Fort Grey is a Martello tower located on a rock in Rocquaine Bay. It was previously the site of local witches' Sabbaths. The existing fort, with its white tower was originally built as a defence by the British in 1804 during the Napoleonic Wars, it was named after Charles Grey, 1st Earl Grey, who was Governor of Guernsey from 1797 to 1807.
The Fort Grey tower, like the other two Guernsey Martello towers, Fort Saumarez and Fort Hommet, was intended as a keep for the battery in which it was placed. The Guernsey Martellos are smaller than the British towers, with the Fort Saumarez and Fort Hommet towers being smaller than the Fort Grey tower. Each mounted a 24-pounder carronade on the roof to protect the battery. Fort Saumarez and Fort Hommet also have exterior staircases up to the second floor. The War Office in London sold Fort Grey to the States of Guernsey in 1891 for £185.
During the Occupation of the Channel Islands in World War II, the Germans occupied the fort, as they did most of the other fortifications in Guernsey. More recently Fort Grey has been adapted for other more peaceful uses and now operates as a local shipwreck museum, housing a number of items of marine salvage from famous wrecks, including the MV Prosperity and Elwood Mead. The items also include a cannon from HMS Boreas that points towards the nearby Hanois rocks where Boreas sank in 1807 with the loss of her captain, at least half her crew, and possibly the captain's wife.References:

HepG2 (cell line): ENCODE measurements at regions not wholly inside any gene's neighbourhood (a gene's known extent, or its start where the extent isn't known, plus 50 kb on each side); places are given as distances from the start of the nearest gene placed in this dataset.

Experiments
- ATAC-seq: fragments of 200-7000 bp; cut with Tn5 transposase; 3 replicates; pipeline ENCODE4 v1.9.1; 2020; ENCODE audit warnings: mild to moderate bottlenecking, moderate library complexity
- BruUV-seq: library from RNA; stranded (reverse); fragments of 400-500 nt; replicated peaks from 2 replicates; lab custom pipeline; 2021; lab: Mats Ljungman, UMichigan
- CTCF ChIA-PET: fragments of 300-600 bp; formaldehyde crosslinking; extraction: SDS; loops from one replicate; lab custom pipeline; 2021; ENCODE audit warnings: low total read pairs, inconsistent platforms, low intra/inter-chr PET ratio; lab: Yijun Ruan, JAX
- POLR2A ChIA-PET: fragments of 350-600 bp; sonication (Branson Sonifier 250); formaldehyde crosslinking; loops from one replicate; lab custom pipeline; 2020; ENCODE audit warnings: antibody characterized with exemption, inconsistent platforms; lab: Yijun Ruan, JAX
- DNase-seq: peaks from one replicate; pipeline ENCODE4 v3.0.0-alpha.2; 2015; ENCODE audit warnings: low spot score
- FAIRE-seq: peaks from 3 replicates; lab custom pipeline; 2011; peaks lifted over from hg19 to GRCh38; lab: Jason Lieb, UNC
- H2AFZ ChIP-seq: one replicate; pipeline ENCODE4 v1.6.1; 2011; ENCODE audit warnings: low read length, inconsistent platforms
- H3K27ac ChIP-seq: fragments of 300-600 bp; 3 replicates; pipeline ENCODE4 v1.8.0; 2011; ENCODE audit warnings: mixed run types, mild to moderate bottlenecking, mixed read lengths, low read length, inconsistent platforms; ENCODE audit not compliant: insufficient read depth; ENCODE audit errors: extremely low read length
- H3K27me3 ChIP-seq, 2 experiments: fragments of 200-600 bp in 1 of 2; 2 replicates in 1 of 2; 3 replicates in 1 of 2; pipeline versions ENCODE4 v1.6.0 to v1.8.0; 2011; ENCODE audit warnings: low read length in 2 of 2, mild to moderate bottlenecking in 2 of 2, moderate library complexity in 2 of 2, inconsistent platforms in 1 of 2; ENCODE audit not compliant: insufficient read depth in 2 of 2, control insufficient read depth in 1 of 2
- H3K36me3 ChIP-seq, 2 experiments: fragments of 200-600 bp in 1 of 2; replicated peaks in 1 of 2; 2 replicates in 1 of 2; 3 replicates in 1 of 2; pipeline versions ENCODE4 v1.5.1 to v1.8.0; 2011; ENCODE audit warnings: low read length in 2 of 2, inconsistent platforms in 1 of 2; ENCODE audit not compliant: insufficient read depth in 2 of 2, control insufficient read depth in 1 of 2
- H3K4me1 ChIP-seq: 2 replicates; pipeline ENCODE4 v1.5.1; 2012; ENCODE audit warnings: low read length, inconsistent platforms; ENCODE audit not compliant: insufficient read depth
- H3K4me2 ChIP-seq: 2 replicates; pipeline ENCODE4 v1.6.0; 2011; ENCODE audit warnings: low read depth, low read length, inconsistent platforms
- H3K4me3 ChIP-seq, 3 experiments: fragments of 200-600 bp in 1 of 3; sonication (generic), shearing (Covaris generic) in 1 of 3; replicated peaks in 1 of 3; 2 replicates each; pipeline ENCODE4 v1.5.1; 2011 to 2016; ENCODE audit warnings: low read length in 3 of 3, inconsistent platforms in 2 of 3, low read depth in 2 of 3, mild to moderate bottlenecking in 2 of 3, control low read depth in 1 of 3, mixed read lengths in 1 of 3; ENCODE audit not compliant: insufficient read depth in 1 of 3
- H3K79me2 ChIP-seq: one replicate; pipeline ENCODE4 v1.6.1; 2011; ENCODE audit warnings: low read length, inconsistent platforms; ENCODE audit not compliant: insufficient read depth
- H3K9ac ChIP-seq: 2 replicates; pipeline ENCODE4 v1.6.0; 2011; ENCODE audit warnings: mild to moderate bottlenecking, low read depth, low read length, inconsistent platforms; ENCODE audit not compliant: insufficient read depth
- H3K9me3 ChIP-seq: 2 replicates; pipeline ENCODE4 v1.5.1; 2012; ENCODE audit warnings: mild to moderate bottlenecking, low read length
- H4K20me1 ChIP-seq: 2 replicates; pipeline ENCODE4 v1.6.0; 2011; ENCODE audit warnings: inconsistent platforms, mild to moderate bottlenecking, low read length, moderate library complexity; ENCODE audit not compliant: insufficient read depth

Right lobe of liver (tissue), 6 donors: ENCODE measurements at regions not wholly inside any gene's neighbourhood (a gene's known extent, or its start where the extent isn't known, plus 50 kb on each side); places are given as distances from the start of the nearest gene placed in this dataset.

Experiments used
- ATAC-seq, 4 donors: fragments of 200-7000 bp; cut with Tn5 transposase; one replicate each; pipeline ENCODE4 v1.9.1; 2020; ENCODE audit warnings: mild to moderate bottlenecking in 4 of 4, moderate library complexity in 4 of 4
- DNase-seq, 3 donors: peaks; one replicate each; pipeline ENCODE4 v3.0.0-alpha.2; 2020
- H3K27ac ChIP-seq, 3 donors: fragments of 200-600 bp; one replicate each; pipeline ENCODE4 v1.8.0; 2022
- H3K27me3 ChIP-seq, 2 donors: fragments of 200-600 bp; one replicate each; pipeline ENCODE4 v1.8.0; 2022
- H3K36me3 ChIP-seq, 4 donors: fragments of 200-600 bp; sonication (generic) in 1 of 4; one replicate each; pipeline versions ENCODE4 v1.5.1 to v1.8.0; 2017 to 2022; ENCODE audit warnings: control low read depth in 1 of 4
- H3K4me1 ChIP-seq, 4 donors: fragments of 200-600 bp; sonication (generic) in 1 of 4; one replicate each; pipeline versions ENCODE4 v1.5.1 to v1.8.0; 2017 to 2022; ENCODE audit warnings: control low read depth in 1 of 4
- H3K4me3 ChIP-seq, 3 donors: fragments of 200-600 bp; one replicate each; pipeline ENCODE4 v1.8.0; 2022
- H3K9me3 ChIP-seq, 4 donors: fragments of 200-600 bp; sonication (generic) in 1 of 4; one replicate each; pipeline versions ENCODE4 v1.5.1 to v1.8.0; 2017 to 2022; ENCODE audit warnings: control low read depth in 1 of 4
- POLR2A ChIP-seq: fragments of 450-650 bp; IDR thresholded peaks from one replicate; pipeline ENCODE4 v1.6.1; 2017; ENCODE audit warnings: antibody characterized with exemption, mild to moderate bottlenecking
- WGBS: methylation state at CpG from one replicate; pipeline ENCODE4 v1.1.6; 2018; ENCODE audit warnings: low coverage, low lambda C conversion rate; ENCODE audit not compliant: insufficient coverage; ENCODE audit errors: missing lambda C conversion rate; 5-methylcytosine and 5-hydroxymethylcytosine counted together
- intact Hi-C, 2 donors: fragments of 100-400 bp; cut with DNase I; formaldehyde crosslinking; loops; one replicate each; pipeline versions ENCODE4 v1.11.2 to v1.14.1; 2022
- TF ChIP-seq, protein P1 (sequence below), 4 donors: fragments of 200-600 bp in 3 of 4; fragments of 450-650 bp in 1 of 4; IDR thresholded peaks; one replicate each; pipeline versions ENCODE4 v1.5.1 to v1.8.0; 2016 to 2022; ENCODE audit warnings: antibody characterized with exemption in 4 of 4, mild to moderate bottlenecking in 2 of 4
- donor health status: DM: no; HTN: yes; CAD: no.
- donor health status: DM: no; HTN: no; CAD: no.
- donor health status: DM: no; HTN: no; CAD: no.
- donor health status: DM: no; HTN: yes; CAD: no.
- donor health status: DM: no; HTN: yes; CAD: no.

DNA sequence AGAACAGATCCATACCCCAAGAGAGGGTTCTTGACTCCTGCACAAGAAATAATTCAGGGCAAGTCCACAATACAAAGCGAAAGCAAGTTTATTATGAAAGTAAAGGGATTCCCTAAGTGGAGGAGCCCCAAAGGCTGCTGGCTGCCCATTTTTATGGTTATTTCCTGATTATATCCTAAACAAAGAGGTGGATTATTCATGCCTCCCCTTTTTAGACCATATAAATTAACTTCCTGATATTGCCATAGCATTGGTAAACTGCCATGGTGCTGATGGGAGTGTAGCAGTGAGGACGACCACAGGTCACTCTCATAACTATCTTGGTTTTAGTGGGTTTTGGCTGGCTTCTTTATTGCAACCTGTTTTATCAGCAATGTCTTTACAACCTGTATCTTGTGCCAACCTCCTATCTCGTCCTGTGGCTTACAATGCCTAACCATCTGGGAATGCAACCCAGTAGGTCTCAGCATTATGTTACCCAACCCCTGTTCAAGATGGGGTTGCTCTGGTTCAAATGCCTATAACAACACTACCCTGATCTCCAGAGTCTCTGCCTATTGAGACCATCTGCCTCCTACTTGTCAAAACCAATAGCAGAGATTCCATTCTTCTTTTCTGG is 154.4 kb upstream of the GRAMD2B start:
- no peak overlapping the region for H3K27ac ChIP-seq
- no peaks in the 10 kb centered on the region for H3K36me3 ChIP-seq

The Jelling stones are massive carved runestones from the 10th century, found at the town of Jelling in Denmark. The older of the two Jelling stones was raised by King Gorm the Old in memory of his wife Thyra. The larger of the two stones was raised by King Gorm's son, Harald Bluetooth in memory of his parents, celebrating his conquest of Denmark and Norway, and his conversion of the Danes to Christianity. The runic inscriptions on these stones are considered the most well known in Denmark.
The Jelling stones stand in the churchyard of Jelling church between two large mounds. The stones represent the transitional period between the indigenous Norse paganism and the process of Christianization in Denmark; the larger stone is often cited as Denmark's baptismal certificate (dåbsattest), containing a depiction of Christ. They are strongly identified with the creation of Denmark as a nation state and both stones feature one of the earliest records of the name 'Danmark'.
After having been exposed to all kinds of weather for a thousand years cracks are beginning to show. On the 15th of November 2008 experts from UNESCO examined the stones to determine their condition. Experts requested that the stones be moved to an indoor exhibition hall, or in some other way protected in situ, to prevent further damage from the weather.
Heritage Agency of Denmark decided to keep the stones in their current location and selected a protective casing design from 157 projects submitted through a competition. The winner of the competition was Nobel Architects. The glass casing creates a climate system that keeps the stones at a fixed temperature and humidity and protects them from weathering. The design features rectangular glass casings strengthened by two solid bronze sides mounted on a supporting steel skeleton. The glass is coated with an anti-reflective material that gives the exhibit a greenish hue. Additionally, the bronze patina gives off a rusty, greenish colour, highlighting the runestones' gray and reddish tones and emphasising their monumental character and significance.